Quick Links

Need to Know: Why will Pat White go the distance on Thursday?

Need to Know: Why will Pat White go the distance on Thursday?

Here is what you need to know on this Wednesday, August 28, one day before the Redskins finish up their preseason at the Bucs.

Nickel coverage

Five things from Redskins Park:

1. I’m sure that most of you watched the RG3 documentary “The Will to Win” on ESPN last night. It was the story of his rehab from knee surgery and it took us to Redskins Park, FedEx Field, gyms in Las Vegas and Boulder, Colorado and other stops along his journey. Very well done and Griffin does indeed come off as fitting the “superhuman” label that Dr. James Andrews gave him in the spring. Your skeptical side may wonder if this was an accurate portrayal of Griffin or if it was just so much ESPN-generated hype. I can’t answer that, but I can tell you this. When I walked out of Redskins Park yesterday evening there was one player’s car left in the parking lot. I think you can figure out who it belongs to.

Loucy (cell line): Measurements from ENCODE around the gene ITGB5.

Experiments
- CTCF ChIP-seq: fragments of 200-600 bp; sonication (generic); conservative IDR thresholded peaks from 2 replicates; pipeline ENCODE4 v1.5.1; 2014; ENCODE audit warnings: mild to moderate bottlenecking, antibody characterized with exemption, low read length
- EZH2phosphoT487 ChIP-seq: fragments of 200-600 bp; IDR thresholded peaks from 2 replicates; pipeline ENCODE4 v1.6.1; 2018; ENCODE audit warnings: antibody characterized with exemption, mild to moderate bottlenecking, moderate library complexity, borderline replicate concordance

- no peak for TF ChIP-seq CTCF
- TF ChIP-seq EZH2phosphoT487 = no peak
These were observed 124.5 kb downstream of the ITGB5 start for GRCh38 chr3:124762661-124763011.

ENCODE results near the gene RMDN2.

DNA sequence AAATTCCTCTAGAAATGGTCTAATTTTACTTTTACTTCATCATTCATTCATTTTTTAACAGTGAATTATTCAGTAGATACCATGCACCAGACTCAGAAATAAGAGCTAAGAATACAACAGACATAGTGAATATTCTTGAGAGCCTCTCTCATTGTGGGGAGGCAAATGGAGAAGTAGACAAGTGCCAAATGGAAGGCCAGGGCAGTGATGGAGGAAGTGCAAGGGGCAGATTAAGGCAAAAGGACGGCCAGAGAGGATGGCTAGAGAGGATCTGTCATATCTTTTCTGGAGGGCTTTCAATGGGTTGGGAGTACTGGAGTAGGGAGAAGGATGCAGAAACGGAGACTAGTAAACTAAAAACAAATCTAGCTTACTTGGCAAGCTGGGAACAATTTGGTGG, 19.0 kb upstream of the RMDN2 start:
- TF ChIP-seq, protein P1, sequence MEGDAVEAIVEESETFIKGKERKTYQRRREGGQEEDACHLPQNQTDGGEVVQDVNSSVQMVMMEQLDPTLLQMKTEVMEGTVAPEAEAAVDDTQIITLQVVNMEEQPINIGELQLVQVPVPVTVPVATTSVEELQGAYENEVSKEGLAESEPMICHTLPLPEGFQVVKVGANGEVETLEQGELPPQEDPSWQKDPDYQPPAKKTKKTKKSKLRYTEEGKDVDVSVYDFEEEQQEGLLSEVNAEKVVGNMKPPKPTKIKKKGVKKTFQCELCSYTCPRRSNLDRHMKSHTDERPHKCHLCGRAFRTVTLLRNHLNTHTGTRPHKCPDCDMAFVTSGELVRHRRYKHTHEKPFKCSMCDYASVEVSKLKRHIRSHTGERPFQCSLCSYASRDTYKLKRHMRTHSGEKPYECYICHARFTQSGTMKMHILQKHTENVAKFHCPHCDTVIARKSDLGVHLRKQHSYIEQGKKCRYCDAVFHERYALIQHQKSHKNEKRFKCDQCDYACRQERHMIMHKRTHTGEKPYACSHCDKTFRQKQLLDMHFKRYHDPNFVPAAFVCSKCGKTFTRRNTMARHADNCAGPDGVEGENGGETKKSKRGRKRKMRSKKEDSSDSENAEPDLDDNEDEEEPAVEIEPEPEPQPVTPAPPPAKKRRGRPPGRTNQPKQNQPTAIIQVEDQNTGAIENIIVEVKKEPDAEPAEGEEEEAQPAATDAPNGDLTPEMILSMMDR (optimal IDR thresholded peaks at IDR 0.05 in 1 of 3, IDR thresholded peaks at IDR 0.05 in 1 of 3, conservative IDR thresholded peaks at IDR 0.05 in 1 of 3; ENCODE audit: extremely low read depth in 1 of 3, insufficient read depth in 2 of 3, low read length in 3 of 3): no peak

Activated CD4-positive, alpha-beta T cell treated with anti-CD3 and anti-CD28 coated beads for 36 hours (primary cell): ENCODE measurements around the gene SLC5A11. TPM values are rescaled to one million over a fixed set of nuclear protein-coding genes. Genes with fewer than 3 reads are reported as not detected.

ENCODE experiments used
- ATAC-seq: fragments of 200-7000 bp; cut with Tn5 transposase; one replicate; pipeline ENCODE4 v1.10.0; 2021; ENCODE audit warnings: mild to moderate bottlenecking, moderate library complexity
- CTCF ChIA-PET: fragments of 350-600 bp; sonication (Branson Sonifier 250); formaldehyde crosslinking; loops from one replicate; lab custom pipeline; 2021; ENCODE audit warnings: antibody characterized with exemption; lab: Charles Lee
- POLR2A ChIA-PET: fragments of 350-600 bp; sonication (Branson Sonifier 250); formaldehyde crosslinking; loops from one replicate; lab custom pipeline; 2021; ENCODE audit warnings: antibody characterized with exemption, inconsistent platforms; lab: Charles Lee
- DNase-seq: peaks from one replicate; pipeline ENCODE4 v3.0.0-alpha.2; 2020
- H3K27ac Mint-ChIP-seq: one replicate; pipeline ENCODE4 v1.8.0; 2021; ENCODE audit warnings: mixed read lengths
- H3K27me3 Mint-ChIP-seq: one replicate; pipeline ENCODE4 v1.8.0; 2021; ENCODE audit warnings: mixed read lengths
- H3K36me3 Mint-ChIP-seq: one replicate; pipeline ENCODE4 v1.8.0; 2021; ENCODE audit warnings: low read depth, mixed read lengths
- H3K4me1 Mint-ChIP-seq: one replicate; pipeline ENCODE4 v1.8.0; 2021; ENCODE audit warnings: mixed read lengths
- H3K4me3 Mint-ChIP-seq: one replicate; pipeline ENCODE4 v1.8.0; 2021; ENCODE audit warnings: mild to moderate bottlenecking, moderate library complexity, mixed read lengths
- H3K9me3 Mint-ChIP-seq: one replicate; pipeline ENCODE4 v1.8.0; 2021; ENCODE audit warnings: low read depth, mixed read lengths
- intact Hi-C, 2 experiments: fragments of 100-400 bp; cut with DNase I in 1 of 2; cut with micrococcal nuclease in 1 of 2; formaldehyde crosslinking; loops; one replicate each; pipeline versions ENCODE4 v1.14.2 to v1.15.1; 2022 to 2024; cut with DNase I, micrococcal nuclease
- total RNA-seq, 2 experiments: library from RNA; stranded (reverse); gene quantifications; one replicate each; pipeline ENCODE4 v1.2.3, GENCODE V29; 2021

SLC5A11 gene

2. Mike Shanahan announced on Tuesday that Pat White will start at quarterback against the Bucs on Thursday and will play the entire game. This could mean one of three things. He might have a shot at making the 53, as one national writer suggested. That seems unlikely as it appears that the more experienced Rex Grossman has the third QB job wrapped up. Or perhaps they are putting him out there in hopes that he performs well enough to convince another team to give up a draft pick for him. That would be great for the Redskins but it’s hard to see an NFL GM giving up a draft pick for a quarterback who was on the street for three years. My guess is that Shanahan wants to protect his other quarterbacks from injury.

3. Those of you who think the Field Turf is safer for players’ knees that natural grass, see the knee injury suffered by the Giants’ Stevie Brown. He picked off a pass and, without being contacted, he suffered a torn ACL during the return. It happens. A grass field that is well maintained (that’s the key) is just as safe as the fake grass. In fact, a study of NFL games played from 2000-2009 showed that the rate of ACL injuries on Field Turf is 67 percent higher than it is on real grass.